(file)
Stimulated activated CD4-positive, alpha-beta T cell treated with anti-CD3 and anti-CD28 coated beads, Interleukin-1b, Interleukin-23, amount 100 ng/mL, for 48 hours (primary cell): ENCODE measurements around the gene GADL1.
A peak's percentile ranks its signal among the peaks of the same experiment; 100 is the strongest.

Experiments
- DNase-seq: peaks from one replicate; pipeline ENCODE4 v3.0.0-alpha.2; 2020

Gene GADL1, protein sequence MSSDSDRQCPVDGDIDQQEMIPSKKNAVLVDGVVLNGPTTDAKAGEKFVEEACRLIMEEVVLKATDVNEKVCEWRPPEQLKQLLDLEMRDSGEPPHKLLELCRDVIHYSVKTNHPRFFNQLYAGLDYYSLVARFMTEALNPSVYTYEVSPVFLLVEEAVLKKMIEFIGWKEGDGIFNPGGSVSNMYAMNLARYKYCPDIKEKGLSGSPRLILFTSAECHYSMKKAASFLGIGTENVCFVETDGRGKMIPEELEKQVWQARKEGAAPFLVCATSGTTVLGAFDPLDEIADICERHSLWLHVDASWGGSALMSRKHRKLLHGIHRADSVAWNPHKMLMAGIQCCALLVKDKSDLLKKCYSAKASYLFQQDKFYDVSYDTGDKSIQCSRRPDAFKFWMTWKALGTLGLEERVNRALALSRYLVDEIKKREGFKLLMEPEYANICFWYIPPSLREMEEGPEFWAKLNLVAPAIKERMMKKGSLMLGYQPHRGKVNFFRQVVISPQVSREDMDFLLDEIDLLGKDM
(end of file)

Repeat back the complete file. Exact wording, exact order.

Stimulated activated CD4-positive, alpha-beta T cell treated with anti-CD3 and anti-CD28 coated beads, Interleukin-1b, Interleukin-23, amount 100 ng/mL, for 48 hours (primary cell): ENCODE measurements around the gene GADL1.
A peak's percentile ranks its signal among the peaks of the same experiment; 100 is the strongest.

Experiments
- DNase-seq: peaks from one replicate; pipeline ENCODE4 v3.0.0-alpha.2; 2020

Gene GADL1, protein sequence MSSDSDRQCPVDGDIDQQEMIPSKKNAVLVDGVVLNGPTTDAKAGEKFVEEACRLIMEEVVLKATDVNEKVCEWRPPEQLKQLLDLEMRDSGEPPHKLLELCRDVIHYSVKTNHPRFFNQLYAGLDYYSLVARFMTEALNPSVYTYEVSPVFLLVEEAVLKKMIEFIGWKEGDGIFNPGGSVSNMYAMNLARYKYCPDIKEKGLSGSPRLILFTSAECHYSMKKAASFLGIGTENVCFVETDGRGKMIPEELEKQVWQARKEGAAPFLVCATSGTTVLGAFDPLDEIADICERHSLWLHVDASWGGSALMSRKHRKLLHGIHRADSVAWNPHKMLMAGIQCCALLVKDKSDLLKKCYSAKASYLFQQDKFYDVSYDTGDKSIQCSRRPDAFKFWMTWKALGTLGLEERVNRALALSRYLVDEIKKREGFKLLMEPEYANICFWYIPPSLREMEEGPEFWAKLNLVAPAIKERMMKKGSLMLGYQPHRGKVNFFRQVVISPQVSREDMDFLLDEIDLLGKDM